Monday, May 04, 2015
When should a reporter become part of a story? Some say never. That is why this journalist is causing angst among purists. Sanjay Gupta is a neurosurgeon and reporter for CNN. He has a habit in crises of pitching in and helping the wounded, especially when there are no other qualified medical staff available. From a medical perspective, it is just common sense that he do so. From a news standpoint, he becomes part of the story that might overshadow the news of suffering and tragedy. Aside from the obvious question of why he is a TV reporter in the first place, Sanjay Gupta has a duty to provide care in the wake of disaster. That trumps journalistic ethics, but at the same time, critics point out that his relief work should not be the story. They suggest a solution: Provide care but don't report on it. That is possible, of course, but CNN might object that Gupta is not telling the whole story. There is no easy answer. CNN wants his expertise and is willing to accept and promote his medical work. Editors grind their teeth in frustration over intrusion of a reporter into the news.
Friday, May 01, 2015
Watch this video and think of the publicity value of having a hololens and augmented reality in publicity events. For example, in a new car introduction, one can isolate sections of the vehicle, such as the drivetrain and project them before an audience in a way that they can walk around and examine the image. In a drug announcement, one can show each section of the body that the pharmaceutical affects. An electronics presentation can show the innards of the device and its packaging. The hololens is still in Microsoft's laboratory, but the demonstration shows that it is approaching practical use. If and when it is released, publicists and marketers will have a powerful new tool for communications.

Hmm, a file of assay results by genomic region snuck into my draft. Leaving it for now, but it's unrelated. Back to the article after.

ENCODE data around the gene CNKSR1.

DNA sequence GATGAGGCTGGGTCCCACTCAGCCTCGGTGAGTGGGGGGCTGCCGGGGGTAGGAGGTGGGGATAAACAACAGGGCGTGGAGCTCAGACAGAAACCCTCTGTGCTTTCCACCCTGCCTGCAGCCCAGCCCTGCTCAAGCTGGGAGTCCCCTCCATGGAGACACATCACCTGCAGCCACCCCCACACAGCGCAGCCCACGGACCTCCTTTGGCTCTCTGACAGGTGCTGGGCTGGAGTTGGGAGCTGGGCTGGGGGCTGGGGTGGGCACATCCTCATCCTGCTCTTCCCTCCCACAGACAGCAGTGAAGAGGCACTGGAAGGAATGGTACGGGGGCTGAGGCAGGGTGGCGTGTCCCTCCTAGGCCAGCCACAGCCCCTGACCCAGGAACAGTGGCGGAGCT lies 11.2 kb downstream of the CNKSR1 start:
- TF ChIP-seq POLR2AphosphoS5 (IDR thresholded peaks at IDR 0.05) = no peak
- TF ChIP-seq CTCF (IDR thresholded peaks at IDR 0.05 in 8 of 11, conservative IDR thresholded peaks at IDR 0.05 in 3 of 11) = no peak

Thursday, April 30, 2015
Twitter's numbers came in well below expectations yesterday and the stock took a beating. The way it happened is embarrassing to the company and CEO. Apparently, its investor relations vendor posted the earnings release too early. A spider crawling web pages discovered it and posted the results on... Twitter. Wall Street took notice and the run from the stock was on. More embarrassing was the earnings miss after promises and forecasts from the CEO. Analysts are now suggesting that the CEO has compromised his leadership and should depart. Others are questioning the long-term viability of the company. That is about as bad as it can get. One more quarter of poor numbers and the CEO can pack his bags. PR gaffes can be fatal.
Wednesday, April 29, 2015